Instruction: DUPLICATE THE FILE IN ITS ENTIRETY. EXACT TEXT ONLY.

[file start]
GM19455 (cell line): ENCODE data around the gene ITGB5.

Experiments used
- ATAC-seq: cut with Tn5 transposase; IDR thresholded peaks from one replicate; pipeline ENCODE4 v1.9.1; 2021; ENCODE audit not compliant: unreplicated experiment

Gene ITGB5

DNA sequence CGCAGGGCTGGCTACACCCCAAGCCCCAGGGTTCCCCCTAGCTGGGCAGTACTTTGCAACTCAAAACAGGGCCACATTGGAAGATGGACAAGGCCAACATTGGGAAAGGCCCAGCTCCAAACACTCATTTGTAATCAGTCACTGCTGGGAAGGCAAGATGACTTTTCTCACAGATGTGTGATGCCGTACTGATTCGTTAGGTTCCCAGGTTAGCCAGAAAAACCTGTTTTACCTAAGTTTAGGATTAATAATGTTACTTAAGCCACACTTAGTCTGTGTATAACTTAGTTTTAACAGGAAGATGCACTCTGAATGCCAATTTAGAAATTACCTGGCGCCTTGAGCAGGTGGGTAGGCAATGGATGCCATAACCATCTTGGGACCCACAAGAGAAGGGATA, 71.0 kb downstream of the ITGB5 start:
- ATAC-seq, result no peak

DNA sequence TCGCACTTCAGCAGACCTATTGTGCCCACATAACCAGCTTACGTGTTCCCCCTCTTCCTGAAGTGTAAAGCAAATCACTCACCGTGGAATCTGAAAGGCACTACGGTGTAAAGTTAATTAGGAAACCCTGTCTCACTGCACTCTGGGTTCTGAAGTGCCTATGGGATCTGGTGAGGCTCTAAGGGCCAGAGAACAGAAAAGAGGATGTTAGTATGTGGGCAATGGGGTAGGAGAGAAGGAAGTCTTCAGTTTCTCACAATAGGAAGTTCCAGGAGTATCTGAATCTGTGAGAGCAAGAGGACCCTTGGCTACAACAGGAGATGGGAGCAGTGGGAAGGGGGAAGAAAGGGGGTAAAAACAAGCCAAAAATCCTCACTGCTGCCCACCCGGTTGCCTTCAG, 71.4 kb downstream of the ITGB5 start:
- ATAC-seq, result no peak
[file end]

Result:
GM19455 (cell line): ENCODE data around the gene ITGB5.

Experiments used
- ATAC-seq: cut with Tn5 transposase; IDR thresholded peaks from one replicate; pipeline ENCODE4 v1.9.1; 2021; ENCODE audit not compliant: unreplicated experiment

Gene ITGB5

DNA sequence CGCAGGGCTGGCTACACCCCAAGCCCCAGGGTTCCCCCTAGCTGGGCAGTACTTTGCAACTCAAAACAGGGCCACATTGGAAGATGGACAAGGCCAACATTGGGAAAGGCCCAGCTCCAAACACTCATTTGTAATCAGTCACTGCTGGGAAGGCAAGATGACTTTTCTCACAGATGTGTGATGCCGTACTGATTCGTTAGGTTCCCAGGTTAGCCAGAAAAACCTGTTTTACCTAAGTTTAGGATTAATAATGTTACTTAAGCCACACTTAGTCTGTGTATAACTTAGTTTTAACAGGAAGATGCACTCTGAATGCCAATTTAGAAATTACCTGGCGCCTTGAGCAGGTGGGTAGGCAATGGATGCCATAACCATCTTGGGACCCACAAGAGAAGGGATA, 71.0 kb downstream of the ITGB5 start:
- ATAC-seq, result no peak

DNA sequence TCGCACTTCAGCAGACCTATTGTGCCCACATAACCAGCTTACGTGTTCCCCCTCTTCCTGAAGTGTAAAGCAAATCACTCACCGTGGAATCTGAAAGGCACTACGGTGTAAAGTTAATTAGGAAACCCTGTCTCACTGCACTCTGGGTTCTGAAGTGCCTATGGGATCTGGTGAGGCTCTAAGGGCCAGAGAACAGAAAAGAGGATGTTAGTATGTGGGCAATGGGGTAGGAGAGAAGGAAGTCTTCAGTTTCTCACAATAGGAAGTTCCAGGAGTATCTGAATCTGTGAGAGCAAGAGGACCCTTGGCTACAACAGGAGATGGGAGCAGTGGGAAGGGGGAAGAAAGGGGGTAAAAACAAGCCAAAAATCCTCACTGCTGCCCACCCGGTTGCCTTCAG, 71.4 kb downstream of the ITGB5 start:
- ATAC-seq, result no peak